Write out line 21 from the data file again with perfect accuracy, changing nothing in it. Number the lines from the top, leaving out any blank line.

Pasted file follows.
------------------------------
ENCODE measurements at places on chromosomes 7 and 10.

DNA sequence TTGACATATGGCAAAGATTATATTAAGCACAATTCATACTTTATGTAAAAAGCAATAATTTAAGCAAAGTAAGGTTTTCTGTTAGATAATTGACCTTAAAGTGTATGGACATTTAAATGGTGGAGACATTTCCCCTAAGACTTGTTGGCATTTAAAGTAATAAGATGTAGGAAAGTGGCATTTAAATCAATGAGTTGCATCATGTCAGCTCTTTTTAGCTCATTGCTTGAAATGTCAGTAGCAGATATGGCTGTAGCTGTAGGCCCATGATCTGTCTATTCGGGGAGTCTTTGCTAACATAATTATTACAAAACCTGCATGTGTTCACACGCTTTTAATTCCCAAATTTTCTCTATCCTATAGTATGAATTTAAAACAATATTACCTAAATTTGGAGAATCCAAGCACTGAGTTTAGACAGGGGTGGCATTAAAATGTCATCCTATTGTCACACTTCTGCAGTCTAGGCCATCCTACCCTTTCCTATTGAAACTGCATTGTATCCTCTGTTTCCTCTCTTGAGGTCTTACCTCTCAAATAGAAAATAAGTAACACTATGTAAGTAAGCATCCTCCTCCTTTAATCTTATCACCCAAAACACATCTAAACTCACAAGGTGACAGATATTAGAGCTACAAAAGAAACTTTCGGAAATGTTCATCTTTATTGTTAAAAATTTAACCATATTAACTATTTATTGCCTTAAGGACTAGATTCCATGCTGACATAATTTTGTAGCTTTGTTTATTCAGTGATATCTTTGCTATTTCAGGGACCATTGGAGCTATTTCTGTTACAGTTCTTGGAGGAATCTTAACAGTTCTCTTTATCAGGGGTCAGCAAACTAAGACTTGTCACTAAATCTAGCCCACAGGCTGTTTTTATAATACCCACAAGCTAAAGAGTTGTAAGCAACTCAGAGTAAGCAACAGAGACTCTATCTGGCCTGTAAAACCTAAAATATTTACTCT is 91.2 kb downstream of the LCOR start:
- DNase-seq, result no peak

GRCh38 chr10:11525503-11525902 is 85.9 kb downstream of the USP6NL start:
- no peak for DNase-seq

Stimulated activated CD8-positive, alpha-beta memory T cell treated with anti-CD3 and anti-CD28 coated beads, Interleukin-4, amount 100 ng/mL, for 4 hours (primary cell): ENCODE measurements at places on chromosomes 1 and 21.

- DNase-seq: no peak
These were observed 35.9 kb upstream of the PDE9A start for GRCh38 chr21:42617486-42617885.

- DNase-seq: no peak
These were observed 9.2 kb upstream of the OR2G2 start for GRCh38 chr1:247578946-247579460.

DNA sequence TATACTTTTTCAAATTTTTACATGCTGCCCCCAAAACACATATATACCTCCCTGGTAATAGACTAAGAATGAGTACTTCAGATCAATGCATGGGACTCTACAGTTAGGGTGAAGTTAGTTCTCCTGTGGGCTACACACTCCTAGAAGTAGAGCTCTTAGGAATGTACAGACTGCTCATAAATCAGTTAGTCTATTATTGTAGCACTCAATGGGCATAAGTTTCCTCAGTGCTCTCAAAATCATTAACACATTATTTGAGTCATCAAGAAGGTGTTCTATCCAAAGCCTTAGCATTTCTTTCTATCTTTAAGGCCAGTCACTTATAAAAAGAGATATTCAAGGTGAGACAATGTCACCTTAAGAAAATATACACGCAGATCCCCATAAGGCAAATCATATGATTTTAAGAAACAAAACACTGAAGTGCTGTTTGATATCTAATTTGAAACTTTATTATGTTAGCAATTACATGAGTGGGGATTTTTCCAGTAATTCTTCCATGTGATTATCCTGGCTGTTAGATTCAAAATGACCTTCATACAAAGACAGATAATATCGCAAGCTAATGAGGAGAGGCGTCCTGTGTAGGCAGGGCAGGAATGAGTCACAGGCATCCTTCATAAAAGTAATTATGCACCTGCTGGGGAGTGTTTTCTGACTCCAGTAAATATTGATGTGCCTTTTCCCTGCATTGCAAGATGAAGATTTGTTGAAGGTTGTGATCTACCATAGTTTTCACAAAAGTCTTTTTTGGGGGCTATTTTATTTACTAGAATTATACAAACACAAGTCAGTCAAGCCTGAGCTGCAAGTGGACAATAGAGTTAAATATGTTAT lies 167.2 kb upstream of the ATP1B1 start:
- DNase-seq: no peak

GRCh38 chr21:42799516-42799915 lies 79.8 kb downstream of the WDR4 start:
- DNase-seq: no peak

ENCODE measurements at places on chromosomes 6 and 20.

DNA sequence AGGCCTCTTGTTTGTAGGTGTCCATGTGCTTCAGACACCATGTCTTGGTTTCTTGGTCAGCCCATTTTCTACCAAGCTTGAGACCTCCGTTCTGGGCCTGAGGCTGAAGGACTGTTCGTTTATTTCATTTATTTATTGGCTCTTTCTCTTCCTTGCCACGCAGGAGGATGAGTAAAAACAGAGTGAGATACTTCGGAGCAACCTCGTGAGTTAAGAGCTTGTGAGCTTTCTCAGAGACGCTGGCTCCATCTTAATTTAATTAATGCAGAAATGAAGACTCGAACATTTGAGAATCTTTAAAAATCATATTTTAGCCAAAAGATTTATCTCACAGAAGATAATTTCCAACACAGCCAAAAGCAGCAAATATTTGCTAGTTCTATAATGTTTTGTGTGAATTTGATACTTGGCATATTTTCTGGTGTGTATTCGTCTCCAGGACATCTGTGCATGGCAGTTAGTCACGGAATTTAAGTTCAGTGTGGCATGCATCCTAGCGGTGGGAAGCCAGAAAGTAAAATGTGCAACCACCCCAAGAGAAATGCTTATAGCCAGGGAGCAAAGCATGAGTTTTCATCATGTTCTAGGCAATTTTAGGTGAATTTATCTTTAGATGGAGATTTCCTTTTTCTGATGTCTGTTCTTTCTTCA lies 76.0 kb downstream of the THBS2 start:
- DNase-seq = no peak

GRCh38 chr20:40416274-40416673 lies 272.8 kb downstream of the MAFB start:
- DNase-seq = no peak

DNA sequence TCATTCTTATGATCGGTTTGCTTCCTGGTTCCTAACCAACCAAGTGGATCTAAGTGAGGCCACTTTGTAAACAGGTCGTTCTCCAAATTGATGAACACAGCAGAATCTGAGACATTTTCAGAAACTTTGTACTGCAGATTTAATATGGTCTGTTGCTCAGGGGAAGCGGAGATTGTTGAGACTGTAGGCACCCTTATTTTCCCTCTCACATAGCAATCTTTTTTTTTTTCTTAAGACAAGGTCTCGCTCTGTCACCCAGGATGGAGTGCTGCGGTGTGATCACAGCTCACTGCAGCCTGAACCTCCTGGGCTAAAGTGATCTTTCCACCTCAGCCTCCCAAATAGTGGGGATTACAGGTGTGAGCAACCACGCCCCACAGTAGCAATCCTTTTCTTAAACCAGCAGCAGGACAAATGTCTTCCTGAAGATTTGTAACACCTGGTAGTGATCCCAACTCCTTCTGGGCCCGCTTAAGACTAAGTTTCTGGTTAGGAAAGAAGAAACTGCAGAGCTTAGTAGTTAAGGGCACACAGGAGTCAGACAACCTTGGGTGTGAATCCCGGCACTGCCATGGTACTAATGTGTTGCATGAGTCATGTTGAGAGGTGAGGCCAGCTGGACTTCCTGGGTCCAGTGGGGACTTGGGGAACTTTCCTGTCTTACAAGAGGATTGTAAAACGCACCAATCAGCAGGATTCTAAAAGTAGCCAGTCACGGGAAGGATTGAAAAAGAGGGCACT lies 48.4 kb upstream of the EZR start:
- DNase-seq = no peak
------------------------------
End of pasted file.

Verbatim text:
- DNase-seq = no peak